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Capcom first-half down sharply on tough comparison

Monster Hunter Rise: Sunbreak's 4.4 million-selling debut can't measure up to last year's launches of Resident Evil Village and Monster Hunter Stories 2: Wings of Ruin

Capcom today reported its financial results for the first half of its fiscal year (April 1 through September 30), showing steep declines attributed to a difficult comparison against a strong first half in 2021.

The first-half numbers

Revenue: ¥49.1 billion (down 30% year-on-year)
Operating income: ¥21.9 billion (down 24%)
Net income: ¥16.1 billion (down 27%)

The highlights

Capcom blamed its declines on a tough comparison to the previous year's first half, when it launched Resident Evil Village and Monster Hunter Stories 2: Wings of Ruin.

By comparison, this year's biggest launch of the first half was the PC and Switch release Monster Hunter Rise: Sunbreak, a premium expansion to Monster Hunter: Rise that sold 4.4 million copies.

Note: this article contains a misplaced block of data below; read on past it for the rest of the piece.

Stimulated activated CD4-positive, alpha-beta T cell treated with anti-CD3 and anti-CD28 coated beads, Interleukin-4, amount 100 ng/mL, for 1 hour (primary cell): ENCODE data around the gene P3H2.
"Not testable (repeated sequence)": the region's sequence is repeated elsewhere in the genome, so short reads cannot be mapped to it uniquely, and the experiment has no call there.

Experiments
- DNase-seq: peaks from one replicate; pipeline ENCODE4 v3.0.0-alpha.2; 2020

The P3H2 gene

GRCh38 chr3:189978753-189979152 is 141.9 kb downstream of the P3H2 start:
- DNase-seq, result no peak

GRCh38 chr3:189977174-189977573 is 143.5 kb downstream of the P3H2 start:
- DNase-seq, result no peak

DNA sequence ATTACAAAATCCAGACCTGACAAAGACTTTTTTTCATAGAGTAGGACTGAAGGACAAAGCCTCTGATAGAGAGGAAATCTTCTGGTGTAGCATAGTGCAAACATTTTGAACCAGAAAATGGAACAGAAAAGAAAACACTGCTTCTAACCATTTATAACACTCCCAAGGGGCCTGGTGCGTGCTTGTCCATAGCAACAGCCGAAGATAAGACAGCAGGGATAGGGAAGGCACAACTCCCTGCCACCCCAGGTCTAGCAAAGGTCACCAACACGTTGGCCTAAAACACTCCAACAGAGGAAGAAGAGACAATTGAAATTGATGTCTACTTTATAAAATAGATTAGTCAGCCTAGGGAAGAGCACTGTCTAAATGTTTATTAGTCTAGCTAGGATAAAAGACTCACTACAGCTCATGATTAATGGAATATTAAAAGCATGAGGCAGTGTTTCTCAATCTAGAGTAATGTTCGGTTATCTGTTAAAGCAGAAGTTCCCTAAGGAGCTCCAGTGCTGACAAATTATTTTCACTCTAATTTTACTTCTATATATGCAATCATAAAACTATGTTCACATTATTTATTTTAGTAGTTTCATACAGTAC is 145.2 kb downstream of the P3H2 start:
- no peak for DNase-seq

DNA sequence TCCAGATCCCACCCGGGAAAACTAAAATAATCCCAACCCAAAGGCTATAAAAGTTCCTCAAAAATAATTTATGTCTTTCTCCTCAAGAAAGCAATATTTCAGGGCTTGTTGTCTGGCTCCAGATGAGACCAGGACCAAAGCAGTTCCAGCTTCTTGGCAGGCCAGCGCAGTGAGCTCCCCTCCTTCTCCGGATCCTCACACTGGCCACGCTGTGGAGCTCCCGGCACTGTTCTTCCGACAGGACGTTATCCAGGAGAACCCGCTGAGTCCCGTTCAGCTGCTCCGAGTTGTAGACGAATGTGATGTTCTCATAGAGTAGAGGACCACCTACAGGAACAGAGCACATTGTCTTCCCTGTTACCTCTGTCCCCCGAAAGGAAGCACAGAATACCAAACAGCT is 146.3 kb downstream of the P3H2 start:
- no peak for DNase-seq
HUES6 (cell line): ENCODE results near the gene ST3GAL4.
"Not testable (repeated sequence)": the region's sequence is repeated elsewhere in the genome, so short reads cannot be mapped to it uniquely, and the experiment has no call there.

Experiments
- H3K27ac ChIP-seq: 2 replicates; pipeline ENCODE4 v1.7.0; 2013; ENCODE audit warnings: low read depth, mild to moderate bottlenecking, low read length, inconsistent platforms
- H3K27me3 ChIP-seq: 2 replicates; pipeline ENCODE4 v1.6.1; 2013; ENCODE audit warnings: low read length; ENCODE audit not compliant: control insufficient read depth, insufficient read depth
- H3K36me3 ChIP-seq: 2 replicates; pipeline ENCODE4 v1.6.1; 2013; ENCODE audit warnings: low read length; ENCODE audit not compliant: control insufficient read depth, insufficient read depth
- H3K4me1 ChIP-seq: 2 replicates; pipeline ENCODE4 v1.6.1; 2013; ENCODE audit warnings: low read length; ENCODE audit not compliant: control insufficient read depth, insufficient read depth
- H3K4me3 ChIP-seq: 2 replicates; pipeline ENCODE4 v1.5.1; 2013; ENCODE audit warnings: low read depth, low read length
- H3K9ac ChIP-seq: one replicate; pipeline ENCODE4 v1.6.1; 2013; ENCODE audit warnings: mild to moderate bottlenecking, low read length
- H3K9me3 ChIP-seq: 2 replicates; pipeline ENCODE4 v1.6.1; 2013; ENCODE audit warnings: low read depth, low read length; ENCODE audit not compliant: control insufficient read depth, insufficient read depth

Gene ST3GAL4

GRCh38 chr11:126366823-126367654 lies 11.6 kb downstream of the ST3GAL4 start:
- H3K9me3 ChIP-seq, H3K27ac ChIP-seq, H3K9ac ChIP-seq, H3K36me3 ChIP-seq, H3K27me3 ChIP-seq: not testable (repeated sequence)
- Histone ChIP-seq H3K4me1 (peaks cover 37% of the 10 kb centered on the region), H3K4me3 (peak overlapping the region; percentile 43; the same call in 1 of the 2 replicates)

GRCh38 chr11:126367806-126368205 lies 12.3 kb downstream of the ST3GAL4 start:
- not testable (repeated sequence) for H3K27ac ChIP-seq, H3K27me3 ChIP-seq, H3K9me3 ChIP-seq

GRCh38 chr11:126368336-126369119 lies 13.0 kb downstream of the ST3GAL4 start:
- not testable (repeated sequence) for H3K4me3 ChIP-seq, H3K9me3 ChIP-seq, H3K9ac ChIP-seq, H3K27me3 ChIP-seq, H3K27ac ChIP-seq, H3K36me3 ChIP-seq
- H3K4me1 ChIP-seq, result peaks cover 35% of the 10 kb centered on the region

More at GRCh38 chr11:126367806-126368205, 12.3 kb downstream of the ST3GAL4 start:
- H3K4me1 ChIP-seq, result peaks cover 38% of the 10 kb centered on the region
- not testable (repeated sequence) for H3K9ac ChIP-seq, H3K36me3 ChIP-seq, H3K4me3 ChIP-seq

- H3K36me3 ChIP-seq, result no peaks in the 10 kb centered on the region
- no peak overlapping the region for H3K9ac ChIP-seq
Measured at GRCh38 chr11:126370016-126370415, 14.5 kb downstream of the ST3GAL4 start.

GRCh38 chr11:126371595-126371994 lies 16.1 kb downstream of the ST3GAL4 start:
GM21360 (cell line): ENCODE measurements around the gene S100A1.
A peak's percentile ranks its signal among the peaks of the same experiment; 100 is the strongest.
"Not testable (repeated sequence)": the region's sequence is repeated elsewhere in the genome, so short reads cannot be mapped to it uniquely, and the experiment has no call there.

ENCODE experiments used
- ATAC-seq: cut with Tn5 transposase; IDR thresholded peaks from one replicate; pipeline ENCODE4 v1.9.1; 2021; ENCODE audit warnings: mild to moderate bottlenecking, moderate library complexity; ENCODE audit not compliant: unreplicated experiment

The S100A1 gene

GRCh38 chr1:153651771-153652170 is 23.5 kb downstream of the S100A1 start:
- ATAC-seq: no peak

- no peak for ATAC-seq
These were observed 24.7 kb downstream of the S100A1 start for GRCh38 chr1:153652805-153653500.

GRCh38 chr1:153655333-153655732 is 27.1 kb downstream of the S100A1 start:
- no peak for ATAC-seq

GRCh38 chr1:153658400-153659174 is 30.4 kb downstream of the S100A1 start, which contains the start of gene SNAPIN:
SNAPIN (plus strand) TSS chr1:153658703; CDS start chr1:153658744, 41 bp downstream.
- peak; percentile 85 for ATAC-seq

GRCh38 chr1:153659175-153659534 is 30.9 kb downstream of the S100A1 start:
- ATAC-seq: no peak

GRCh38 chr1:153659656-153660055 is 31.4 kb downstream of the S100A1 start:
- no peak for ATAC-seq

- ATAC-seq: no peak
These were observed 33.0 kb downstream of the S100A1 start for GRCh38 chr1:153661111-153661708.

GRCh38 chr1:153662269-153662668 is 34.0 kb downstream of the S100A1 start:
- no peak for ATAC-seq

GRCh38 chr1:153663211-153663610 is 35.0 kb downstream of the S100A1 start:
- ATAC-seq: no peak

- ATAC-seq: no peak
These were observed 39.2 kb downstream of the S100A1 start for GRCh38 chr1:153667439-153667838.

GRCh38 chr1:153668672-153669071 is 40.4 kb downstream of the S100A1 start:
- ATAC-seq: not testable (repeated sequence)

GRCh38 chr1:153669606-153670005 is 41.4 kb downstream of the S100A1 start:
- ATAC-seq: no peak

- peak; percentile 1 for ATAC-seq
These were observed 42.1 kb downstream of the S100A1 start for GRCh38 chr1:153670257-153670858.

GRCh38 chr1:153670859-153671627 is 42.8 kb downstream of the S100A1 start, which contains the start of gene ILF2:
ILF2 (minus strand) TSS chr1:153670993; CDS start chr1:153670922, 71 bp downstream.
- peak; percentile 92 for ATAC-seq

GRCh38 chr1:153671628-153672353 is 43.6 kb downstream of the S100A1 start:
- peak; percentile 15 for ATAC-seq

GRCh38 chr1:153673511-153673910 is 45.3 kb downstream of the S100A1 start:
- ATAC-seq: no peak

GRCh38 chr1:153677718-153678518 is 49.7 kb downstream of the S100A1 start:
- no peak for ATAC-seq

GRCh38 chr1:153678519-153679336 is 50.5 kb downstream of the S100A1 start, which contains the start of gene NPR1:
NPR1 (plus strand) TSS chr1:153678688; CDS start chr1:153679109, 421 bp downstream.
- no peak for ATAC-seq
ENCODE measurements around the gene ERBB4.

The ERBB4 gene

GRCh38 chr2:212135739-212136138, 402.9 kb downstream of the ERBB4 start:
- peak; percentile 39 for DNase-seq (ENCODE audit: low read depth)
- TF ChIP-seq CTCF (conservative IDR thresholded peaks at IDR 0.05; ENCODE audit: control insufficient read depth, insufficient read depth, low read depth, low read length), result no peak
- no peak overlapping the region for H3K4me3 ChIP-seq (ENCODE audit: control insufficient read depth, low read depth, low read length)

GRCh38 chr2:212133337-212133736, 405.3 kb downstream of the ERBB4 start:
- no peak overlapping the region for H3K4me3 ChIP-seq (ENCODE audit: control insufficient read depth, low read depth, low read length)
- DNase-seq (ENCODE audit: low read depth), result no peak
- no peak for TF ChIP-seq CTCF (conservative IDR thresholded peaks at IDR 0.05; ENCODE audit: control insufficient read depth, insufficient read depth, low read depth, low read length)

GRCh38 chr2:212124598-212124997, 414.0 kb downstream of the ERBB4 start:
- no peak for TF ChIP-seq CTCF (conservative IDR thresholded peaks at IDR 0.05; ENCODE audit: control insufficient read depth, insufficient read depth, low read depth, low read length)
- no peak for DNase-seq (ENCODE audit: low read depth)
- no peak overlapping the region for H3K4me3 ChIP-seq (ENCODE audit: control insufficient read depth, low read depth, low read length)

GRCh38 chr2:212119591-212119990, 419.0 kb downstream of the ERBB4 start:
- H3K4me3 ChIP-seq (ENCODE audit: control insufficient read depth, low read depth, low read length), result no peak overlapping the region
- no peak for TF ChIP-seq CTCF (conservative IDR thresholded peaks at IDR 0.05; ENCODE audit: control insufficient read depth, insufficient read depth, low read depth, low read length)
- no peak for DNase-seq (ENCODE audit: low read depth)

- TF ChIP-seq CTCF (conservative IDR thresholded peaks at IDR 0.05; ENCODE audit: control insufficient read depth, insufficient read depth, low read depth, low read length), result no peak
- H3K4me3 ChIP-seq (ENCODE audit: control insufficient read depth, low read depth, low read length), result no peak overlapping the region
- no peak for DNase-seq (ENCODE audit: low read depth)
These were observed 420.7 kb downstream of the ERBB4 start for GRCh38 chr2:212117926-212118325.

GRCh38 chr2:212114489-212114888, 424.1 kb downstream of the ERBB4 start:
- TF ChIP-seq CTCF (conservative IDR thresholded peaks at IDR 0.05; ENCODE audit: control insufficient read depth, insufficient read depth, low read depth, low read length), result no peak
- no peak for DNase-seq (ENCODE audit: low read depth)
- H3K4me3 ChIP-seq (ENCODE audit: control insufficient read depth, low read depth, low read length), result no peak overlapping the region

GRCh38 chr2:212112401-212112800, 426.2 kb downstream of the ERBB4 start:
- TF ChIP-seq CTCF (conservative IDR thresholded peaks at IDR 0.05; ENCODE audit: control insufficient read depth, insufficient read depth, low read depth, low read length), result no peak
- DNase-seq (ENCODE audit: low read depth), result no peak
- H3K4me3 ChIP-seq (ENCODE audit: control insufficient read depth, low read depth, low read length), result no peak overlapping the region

The original Monster Hunter Rise has also sold 11 million copies to date, Capcom announced, which puts it on the verge of overtaking Resident Evil 7 to be the publisher's second best-selling title ever, trailing only Monster Hunter World.

Despite the drop in revenues, Capcom actually sold more copies of its games, with the digital contents business reporting unit sales up 8% to 21.3 million.

The rest of Capcom's business – arcade operations and other business category – are collectively only about half the size of the digital contents business, but fared better relative to last year's results.

Thanks to relaxing pandemic restrictions, the arcade operations division saw revenues up 30% year-over-year while operating income was more than nine times higher than in the previous year's first half.

Meanwhile, Capcom's other business saw the debut of the live-action Resident Evil series on Netflix, but posted revenues down 9% year-over-year, with operating income down 8%.

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Brendan Sinclair

Managing Editor

Brendan joined GamesIndustry International in 2012. Based in Toronto, Ontario, he was previously senior news editor at CBS-owned GameSpot in the US.

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